Left Temporal Lobe Resection Linked to Naming Decline in Refractory Epilepsy

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Those with older age at seizure onset are at the greatest risk for decline in naming ability.
Those with older age at seizure onset are at the greatest risk for decline in naming ability.

Patients with refractory epilepsy who undergo left temporal lobe resection (TLR) should be made aware of the risk of a decline in word-finding ability or naming, in addition to memory decline, according to data published in Neurology.1

While patients who undergo temporal lobe resection are typically counseled regarding the risk of postoperative memory impairment, many patients also exhibit language impairments, which can significantly affect quality of life.2 Naming decline occurs in 25 to 60% of adults who undergo TLR3,4; however, little is known about the factors that may put patients at risk for naming decline.

In this study, the researchers sought to examine the frequency and severity of naming difficulties, as they relate to the side and site of lobe resection. The retrospective study used data from a neuropsychological registry consisting of patients with refractory epilepsy aged 16 and older who underwent epilepsy surgery at the Cleveland Clinic between 1986 and 2015.

Ultimately, 875 patients (454 left/421 right; 763 temporal/87 frontal/25 posterior quadrant; mean age 35 years) met all inclusion criteria. All participants completed the Boston Naming Test prior to surgery. Those who underwent right-sided resections rarely experienced naming decline (5% overall; 90% confidence interval [CI] ± 2%), compared with 41% of patients (CI ± 5%) in the left temporal resection group and 10 to 12% in the other left-sided resection groups (CI ± 10-19%). Seventeen percent of patients who underwent left TLR experienced significant declines in naming (>11 points on a 60-point scale); those patients tended to have a later age at seizure onset, older age at surgery, and higher baseline naming ability. When applied to the cohort, the factors accurately predicted naming decline in 68% of patients as well as severity of decline in those who underwent left TLR.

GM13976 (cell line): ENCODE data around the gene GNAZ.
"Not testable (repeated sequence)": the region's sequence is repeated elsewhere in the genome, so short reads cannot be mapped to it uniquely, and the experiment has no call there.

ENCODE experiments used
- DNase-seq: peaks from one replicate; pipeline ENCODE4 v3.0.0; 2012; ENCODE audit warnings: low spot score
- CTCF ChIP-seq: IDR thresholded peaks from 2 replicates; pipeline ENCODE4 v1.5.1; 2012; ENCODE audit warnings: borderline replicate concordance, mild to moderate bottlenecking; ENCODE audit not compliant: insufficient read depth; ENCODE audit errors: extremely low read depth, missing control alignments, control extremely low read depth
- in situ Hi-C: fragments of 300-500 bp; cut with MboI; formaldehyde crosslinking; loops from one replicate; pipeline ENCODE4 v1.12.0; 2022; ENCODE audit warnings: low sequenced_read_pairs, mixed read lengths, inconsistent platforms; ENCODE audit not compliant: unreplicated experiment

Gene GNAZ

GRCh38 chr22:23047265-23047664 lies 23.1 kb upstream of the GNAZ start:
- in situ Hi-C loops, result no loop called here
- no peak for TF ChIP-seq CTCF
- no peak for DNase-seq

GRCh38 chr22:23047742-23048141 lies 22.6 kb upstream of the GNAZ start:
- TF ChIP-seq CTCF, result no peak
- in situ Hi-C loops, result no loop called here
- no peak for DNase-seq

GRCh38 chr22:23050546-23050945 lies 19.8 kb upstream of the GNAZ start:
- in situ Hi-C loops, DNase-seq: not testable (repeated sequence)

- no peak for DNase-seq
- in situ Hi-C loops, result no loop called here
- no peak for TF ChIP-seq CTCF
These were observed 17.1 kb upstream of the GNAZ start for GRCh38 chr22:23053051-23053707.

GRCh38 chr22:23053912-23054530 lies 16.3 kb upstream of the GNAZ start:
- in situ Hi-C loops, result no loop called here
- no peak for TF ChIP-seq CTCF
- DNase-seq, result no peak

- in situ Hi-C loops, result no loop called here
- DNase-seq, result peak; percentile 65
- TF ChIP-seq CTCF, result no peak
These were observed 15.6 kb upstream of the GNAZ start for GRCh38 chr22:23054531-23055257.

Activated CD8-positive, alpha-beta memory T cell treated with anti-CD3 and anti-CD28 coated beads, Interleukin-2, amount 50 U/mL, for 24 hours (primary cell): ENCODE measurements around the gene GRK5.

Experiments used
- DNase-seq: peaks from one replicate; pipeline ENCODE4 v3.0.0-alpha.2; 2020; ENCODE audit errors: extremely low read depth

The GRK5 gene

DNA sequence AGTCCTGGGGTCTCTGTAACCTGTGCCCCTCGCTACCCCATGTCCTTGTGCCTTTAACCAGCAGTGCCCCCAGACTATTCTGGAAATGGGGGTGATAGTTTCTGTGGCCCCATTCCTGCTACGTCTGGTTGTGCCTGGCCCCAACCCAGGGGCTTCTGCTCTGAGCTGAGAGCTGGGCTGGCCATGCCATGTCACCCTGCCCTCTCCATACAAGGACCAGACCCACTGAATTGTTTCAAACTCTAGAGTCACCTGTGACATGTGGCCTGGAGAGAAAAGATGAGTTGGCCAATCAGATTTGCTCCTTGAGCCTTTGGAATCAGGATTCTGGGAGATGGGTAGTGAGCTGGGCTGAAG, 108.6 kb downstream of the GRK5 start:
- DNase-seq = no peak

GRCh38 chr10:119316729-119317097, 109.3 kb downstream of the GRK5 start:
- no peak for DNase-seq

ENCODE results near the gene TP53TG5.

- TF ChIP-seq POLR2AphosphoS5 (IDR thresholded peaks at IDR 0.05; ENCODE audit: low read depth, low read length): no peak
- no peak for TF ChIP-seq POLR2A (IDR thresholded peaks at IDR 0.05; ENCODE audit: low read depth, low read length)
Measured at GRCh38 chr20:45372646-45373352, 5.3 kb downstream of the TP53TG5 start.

“Our results suggest that patients should also be counseled regarding the risk for decline in naming ability following surgery, particularly given that there are a subset of patients who demonstrate catastrophic decline possibly reflecting a broader aphasic syndrome,” the authors noted. “Therefore, development of risk models to predict naming outcome, akin to those that have been developed for memory, are needed to improve preoperative counseling for patients considering epilepsy surgery.”

The authors have provided a decision tree to assist clinicians in counseling patients who are candidates for left TLR on the risk of naming decline.

Disclosures: Dr Najm reports that he is a member of the Sunovion Speakers Bureau.

References

  1. Busch RM, Floden DP, Prayson B, et al. Estimating risk of word-finding problems in adults undergoing epilepsy surgery. Neurology. 206 Nov 4; doi:10.1212/WNL.0000000000003378 [Epub ahead of print]
  2. Perrine K, Hermann BP, Meador KJ, et al. The relationship of neuropsychological functioning to quality of life in epilepsy. Arch Neurol. 1995;52:997–1003.
  3. Ives-Deliperi VL, Butler JT. Naming outcomes after temporal lobectomy in epilepsy patients: a systematic review of the literature. Epilepsy Behav. 2012;24:194–198.
  4. Sherman EM, Wiebe S, Fay-McClymont TB, et al. Neuropsychological outcomes after epilepsy surgery: systematic review and pooled estimates. Epilepsia. 2011;52:857–869.
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